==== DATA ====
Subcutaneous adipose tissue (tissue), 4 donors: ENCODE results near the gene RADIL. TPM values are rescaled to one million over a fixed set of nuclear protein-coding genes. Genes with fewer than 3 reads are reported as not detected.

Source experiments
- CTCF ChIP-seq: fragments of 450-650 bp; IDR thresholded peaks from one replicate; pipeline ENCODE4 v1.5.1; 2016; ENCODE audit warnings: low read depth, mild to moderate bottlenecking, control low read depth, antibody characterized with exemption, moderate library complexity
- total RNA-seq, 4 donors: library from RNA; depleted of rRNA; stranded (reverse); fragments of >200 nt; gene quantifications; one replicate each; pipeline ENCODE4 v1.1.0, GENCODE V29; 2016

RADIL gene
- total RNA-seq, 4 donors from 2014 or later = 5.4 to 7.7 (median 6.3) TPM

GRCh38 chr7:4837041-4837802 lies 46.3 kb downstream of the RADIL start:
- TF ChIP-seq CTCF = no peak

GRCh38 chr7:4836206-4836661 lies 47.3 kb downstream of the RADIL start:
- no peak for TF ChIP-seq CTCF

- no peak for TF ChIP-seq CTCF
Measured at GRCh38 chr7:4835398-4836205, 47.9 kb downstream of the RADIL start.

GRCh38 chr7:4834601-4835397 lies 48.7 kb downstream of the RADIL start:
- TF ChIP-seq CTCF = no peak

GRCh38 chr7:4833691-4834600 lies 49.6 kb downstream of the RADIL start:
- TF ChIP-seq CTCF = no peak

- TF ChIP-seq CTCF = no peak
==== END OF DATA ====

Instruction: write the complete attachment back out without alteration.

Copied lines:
Subcutaneous adipose tissue (tissue), 4 donors: ENCODE results near the gene RADIL. TPM values are rescaled to one million over a fixed set of nuclear protein-coding genes. Genes with fewer than 3 reads are reported as not detected.

Source experiments
- CTCF ChIP-seq: fragments of 450-650 bp; IDR thresholded peaks from one replicate; pipeline ENCODE4 v1.5.1; 2016; ENCODE audit warnings: low read depth, mild to moderate bottlenecking, control low read depth, antibody characterized with exemption, moderate library complexity
- total RNA-seq, 4 donors: library from RNA; depleted of rRNA; stranded (reverse); fragments of >200 nt; gene quantifications; one replicate each; pipeline ENCODE4 v1.1.0, GENCODE V29; 2016

RADIL gene
- total RNA-seq, 4 donors from 2014 or later = 5.4 to 7.7 (median 6.3) TPM

GRCh38 chr7:4837041-4837802 lies 46.3 kb downstream of the RADIL start:
- TF ChIP-seq CTCF = no peak

GRCh38 chr7:4836206-4836661 lies 47.3 kb downstream of the RADIL start:
- no peak for TF ChIP-seq CTCF

- no peak for TF ChIP-seq CTCF
Measured at GRCh38 chr7:4835398-4836205, 47.9 kb downstream of the RADIL start.

GRCh38 chr7:4834601-4835397 lies 48.7 kb downstream of the RADIL start:
- TF ChIP-seq CTCF = no peak

GRCh38 chr7:4833691-4834600 lies 49.6 kb downstream of the RADIL start:
- TF ChIP-seq CTCF = no peak

- TF ChIP-seq CTCF = no peak